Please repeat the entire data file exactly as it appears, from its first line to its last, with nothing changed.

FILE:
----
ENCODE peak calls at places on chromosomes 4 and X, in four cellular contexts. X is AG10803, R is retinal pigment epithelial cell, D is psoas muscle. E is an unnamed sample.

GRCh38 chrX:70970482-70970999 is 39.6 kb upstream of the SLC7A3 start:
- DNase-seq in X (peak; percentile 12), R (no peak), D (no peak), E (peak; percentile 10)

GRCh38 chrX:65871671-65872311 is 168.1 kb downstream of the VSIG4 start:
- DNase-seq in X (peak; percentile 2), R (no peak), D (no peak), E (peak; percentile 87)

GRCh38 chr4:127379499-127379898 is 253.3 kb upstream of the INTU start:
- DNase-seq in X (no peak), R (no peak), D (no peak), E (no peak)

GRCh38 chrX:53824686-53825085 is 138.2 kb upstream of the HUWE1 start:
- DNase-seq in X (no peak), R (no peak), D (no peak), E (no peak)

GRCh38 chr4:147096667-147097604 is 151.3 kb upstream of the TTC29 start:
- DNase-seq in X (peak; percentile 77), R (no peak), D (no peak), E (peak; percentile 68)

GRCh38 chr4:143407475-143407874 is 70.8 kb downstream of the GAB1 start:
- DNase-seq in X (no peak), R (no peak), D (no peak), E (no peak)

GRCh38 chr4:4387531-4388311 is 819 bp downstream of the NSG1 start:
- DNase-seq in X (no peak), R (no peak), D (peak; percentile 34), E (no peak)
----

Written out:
ENCODE peak calls at places on chromosomes 4 and X, in four cellular contexts. X is AG10803, R is retinal pigment epithelial cell, D is psoas muscle. E is an unnamed sample.

GRCh38 chrX:70970482-70970999 is 39.6 kb upstream of the SLC7A3 start:
- DNase-seq in X (peak; percentile 12), R (no peak), D (no peak), E (peak; percentile 10)

GRCh38 chrX:65871671-65872311 is 168.1 kb downstream of the VSIG4 start:
- DNase-seq in X (peak; percentile 2), R (no peak), D (no peak), E (peak; percentile 87)

GRCh38 chr4:127379499-127379898 is 253.3 kb upstream of the INTU start:
- DNase-seq in X (no peak), R (no peak), D (no peak), E (no peak)

GRCh38 chrX:53824686-53825085 is 138.2 kb upstream of the HUWE1 start:
- DNase-seq in X (no peak), R (no peak), D (no peak), E (no peak)

GRCh38 chr4:147096667-147097604 is 151.3 kb upstream of the TTC29 start:
- DNase-seq in X (peak; percentile 77), R (no peak), D (no peak), E (peak; percentile 68)

GRCh38 chr4:143407475-143407874 is 70.8 kb downstream of the GAB1 start:
- DNase-seq in X (no peak), R (no peak), D (no peak), E (no peak)

GRCh38 chr4:4387531-4388311 is 819 bp downstream of the NSG1 start:
- DNase-seq in X (no peak), R (no peak), D (peak; percentile 34), E (no peak)